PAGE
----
Now, Olle is in India, opening a jazzclub, but back then some 35 years ago, we sat in his apartment in Örebro drinking beer, listening to music. He was a vibes and piano player, and very important to me, as for my introduction to jazz.
We listened to an LP with Red Mitchell, One Long String,with Bob Stensson on piano and Rune Carlsson on drums.
What struck me then, and the still strikes me, is the three dimensional quality of his sound, and the feeling that there was a human voice hidden in the strings of his bass.
I knew instantly that I wanted to be able to play like that.
When I first met with Red, my bass was tuned in fourth, as normal. We played a tune, Red on the piano, and after, he accepted me to study with him.
I soon found that Red had a mission spreading the fifth tuning. Spreading it "around the world" would be an appropriate way to put ut, as he saw music with all its ingrediences was the substance that could save the world.
I started to tune my bass in fifths and of course I discovered new ways to do things, some advantages and some disadvantages. I used the fifth tuning at the concert with Gerry Mulligan in 1980, but went back and forth between the systems for a couple of years. To me, the free floating quality of the fifth tuned bass vs the tension and gravity of the fourth tuned bass, was an issue. Red could make up for those differencies, and his playing had the both the freedom of the fifth tuning and the tension and gravity you associate with jazz.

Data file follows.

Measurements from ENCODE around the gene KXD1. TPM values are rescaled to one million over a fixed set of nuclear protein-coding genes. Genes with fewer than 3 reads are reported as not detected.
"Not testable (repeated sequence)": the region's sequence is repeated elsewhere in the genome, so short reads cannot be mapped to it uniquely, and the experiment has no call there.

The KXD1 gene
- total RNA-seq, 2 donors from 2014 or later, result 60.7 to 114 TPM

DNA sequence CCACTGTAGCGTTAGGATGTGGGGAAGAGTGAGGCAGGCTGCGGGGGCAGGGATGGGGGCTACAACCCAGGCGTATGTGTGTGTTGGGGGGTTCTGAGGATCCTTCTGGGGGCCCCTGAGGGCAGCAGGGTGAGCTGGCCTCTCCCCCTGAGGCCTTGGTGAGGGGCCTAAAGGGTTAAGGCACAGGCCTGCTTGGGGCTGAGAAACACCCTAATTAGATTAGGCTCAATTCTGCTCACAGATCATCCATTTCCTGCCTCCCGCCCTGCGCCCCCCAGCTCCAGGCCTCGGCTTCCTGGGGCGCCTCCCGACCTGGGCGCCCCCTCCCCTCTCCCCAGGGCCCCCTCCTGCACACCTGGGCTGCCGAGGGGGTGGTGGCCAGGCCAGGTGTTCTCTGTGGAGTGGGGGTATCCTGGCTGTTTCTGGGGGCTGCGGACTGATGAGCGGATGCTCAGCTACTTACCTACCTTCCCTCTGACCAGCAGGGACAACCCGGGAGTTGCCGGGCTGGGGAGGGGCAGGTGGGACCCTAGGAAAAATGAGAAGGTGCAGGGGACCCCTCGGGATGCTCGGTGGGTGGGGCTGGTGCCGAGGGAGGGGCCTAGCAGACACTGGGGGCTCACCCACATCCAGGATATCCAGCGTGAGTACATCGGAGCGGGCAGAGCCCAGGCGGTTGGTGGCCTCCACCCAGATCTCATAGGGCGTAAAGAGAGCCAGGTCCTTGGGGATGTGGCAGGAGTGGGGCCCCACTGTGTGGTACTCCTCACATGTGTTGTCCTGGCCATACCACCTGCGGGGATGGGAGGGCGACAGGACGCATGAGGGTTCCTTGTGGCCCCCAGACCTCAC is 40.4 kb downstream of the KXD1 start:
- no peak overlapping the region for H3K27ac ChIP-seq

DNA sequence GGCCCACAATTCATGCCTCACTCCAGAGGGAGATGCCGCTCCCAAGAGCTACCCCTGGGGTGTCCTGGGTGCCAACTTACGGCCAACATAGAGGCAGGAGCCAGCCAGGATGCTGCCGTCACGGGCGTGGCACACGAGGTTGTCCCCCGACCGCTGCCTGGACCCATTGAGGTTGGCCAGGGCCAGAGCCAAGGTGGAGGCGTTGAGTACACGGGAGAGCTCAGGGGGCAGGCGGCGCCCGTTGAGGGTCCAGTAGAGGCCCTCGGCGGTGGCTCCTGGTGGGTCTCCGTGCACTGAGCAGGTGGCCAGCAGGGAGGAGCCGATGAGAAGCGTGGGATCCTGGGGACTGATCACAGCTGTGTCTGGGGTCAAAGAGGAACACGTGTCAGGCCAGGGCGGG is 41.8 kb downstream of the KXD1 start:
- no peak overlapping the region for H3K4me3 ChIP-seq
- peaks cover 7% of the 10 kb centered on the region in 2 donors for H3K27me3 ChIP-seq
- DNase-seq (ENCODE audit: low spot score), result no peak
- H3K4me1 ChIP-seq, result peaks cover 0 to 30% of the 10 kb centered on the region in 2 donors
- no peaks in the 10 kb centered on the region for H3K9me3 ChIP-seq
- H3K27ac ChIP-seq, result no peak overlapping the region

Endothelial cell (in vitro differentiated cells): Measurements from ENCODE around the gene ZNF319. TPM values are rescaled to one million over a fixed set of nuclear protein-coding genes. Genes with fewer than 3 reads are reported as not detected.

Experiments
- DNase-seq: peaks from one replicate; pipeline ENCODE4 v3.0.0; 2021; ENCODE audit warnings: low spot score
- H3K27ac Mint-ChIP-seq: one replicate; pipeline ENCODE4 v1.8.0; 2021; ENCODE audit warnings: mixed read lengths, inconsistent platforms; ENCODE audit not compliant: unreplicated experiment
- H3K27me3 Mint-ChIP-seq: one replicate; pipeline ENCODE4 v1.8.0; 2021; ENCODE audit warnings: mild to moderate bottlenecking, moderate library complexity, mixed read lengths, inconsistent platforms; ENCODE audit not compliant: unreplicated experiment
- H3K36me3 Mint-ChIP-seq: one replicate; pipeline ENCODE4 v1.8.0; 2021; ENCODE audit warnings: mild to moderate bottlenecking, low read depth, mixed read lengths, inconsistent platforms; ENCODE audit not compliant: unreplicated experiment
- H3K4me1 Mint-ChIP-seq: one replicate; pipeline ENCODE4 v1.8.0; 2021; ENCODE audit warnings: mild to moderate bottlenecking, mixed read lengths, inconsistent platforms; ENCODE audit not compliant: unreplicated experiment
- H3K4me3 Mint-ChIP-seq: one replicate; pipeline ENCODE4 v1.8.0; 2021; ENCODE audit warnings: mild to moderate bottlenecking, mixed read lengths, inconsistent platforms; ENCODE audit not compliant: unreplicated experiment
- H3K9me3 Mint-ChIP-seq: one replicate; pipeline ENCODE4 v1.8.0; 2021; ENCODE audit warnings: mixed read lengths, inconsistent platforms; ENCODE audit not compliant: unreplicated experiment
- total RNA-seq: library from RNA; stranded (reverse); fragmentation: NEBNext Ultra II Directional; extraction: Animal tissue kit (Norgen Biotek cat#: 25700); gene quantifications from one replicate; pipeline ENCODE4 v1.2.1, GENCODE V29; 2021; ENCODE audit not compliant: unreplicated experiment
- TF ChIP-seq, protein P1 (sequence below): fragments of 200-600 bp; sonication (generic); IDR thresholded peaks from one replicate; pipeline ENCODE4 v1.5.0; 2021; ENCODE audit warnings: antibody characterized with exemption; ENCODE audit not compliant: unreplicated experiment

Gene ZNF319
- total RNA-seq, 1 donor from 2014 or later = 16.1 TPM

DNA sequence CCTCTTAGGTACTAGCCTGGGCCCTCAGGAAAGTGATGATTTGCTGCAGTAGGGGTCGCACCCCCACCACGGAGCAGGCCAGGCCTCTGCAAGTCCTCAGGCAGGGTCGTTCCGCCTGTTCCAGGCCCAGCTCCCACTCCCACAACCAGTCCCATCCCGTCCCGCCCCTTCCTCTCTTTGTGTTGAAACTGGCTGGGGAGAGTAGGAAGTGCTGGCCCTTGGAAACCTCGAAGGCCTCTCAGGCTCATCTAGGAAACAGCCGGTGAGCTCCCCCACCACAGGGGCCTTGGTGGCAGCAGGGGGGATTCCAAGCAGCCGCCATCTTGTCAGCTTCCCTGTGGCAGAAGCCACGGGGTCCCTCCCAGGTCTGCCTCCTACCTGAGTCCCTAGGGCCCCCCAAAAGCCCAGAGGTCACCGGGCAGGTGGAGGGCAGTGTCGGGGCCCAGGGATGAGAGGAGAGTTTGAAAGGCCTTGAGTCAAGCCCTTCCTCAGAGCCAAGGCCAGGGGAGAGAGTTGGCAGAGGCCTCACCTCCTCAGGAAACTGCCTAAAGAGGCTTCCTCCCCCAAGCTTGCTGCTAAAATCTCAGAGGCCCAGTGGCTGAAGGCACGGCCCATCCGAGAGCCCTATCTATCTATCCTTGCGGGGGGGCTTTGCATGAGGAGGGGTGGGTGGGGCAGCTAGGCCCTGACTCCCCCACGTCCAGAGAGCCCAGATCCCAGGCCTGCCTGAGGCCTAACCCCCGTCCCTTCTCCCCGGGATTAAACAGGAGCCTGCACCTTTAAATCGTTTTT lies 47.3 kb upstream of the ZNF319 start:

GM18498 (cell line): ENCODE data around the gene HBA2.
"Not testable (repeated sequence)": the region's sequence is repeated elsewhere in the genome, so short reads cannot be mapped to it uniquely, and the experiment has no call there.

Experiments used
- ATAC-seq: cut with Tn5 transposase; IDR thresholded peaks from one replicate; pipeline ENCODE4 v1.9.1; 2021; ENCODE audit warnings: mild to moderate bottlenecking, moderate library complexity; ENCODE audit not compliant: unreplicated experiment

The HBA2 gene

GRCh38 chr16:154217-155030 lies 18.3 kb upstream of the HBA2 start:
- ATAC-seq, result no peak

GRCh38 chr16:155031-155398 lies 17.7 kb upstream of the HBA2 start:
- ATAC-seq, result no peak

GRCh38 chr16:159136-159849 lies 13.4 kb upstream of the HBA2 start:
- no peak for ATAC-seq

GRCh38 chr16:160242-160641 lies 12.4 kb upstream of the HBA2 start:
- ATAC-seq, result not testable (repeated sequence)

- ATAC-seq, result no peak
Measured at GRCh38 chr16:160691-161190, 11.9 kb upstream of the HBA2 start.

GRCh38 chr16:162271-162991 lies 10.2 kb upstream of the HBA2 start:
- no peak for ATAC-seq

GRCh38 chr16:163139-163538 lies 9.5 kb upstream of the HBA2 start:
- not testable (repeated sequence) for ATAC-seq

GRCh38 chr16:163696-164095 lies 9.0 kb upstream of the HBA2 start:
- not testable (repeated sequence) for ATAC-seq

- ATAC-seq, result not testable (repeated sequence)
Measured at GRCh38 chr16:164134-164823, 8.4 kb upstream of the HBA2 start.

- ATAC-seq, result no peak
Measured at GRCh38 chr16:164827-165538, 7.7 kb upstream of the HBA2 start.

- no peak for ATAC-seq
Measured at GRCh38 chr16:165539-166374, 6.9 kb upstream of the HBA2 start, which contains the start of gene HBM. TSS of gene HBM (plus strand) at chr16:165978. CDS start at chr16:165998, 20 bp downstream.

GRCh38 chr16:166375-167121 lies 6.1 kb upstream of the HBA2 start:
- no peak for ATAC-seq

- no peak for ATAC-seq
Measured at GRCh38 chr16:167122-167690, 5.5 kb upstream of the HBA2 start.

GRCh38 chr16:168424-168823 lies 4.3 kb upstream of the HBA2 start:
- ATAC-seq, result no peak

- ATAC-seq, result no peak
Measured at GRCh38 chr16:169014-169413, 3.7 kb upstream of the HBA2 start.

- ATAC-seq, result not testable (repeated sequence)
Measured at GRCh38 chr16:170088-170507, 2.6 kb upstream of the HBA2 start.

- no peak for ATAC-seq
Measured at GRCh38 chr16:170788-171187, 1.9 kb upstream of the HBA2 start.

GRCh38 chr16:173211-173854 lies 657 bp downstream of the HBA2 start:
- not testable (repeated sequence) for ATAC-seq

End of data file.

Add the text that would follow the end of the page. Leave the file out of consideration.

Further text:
If you were to answer the question: What makes Red Red? , tuning in fifths would be the wrong answer.
"Trying to save the world with each note" would be a better answer.
In this mission, there were no coffee breaks. He was constantly working with musical ideas, and ideas of how to add meaning to his music. He loved the alto player, Johnny Hodges, and worked very hard to be able to portrait him in the way he played glissandos on the bass. He even used his dreams in his work, and he could take a musical phrase to bed, and try to dream the words behind the melody.
In spite of his constant work, he kept an image of jazz improvisation as a way of spontanious communication, and never stressed the tons of work behind each and every expression.
Listening to different bass players, I would say that the closest I have heard to Red's fantasy and elegance is the bass player Jim Fergusson, although he is using normal tuning. But also a musician that is working with words close to the melody. There are other bass players that have found their ways to really dig into each note, fantastic guys like Jeff Johnson in Seattle, but with another set of reference, another artistic aim, so to speak.
At some point I had to face the fact that Chuck Israels' bass playing probably is closer to my emotional reference than Reds, but trying to learn from his playing, has also given me a clearer look at Reds playing. Isn't that funny
"Trying to save the world with each note". I wonder if this concept can be seen as naive or out of touch with reality?
For a social worker, a banker or even a psychologist, for sure.
For a musician? Well, obviously that depends on the musician.
For me, after many years, this concept makes more and more sense, and I cant see anything that could make it irrelevant.
In any case, that was what Red was busy doing.